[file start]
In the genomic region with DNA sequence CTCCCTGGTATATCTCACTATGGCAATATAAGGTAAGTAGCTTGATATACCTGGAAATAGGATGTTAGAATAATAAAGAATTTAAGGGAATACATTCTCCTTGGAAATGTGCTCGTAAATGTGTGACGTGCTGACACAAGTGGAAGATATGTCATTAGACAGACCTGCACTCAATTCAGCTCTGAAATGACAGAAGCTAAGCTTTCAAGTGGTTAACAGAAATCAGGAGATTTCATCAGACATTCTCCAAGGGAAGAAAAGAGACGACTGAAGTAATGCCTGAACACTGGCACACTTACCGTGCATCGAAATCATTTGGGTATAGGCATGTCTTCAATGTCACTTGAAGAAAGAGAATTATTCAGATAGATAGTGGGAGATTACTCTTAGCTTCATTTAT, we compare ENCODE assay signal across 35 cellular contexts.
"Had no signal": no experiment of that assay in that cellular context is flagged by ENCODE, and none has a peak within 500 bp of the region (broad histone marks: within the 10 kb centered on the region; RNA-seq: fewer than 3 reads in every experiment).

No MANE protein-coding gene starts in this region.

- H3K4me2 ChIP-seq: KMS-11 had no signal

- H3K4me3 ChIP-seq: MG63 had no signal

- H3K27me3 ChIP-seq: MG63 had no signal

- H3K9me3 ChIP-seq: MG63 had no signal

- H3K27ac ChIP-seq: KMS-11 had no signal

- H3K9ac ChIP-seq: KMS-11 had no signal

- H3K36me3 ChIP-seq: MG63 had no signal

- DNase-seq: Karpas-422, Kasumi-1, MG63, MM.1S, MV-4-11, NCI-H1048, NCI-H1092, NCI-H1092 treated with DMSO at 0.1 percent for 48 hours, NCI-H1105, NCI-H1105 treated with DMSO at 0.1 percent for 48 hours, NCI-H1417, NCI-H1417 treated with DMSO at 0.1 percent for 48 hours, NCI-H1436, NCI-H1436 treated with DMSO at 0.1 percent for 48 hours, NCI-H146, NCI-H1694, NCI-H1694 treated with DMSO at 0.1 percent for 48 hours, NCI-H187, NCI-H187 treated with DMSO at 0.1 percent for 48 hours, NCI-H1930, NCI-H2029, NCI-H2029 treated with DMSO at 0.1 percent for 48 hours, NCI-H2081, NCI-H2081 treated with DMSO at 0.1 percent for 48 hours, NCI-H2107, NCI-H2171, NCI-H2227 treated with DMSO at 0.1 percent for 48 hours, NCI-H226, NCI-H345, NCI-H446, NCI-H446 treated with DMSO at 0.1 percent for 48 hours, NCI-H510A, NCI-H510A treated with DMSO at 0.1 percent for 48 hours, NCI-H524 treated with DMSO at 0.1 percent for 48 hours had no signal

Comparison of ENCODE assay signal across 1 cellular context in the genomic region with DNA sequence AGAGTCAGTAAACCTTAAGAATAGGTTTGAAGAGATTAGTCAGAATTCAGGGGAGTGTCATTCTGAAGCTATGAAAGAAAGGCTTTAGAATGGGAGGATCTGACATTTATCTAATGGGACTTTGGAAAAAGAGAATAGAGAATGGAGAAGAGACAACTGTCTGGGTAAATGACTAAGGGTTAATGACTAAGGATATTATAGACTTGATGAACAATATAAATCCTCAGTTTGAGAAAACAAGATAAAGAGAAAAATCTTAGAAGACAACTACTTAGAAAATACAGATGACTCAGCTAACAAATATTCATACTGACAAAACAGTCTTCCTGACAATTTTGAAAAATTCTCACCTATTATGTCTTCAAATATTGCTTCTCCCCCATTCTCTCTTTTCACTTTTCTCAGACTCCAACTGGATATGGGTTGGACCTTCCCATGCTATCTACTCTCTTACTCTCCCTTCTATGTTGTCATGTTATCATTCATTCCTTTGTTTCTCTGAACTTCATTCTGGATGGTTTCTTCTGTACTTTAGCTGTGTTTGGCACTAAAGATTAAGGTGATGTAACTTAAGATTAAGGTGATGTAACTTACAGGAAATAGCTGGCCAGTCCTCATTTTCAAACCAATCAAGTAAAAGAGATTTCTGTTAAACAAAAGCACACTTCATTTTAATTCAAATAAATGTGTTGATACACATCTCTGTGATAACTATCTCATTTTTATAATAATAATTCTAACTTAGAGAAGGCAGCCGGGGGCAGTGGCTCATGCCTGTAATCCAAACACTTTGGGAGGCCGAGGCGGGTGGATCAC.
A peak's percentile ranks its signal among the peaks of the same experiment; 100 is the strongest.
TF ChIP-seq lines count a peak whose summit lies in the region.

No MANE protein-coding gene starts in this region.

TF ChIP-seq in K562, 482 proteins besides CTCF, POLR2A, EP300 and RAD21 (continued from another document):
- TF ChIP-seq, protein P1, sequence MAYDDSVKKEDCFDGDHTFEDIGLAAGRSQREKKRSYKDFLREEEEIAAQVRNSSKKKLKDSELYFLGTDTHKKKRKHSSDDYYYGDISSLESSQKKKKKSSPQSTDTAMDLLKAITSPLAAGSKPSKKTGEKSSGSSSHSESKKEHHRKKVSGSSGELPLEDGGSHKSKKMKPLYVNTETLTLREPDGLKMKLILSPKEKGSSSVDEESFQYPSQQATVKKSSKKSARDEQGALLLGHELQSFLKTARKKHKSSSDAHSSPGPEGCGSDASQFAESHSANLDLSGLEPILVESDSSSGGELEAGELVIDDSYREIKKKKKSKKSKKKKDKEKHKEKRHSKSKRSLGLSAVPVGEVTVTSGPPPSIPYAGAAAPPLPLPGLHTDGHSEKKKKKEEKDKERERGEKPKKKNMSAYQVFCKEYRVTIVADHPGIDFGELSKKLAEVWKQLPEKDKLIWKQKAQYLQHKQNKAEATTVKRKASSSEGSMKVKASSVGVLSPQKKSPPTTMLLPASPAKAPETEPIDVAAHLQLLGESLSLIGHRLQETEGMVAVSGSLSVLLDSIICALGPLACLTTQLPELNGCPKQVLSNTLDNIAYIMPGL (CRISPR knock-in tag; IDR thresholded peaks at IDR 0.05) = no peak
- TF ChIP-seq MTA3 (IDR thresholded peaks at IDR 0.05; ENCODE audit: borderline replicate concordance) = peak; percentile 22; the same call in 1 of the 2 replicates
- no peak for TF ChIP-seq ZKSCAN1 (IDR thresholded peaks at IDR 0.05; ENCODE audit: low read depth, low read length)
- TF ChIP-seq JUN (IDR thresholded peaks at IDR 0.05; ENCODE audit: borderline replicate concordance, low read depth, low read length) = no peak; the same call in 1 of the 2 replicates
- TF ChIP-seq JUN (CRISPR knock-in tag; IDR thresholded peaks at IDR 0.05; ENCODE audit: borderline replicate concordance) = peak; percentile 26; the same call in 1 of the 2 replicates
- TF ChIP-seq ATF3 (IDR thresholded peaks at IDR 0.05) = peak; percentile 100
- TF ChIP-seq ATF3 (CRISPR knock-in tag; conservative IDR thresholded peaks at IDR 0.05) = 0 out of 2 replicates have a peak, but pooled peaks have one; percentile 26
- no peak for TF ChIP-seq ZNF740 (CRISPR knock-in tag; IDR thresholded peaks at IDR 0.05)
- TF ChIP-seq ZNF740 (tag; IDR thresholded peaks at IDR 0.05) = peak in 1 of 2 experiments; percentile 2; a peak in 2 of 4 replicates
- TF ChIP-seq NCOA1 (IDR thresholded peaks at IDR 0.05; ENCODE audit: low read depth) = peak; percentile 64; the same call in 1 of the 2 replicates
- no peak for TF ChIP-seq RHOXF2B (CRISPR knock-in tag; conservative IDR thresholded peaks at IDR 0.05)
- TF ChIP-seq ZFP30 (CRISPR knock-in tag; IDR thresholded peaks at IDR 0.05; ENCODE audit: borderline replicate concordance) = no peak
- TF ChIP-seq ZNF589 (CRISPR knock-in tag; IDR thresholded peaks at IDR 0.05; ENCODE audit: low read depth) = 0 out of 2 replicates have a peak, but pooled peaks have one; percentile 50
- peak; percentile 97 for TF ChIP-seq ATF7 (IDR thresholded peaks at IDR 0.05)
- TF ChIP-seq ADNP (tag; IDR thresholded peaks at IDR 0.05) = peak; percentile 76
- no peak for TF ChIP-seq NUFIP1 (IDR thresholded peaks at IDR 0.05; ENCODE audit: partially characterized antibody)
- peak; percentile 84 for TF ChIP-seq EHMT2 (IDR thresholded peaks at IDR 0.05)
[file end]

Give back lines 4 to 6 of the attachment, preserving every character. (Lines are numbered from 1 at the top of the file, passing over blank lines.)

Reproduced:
- H3K4me2 ChIP-seq: KMS-11 had no signal

- H3K4me3 ChIP-seq: MG63 had no signal

- H3K27me3 ChIP-seq: MG63 had no signal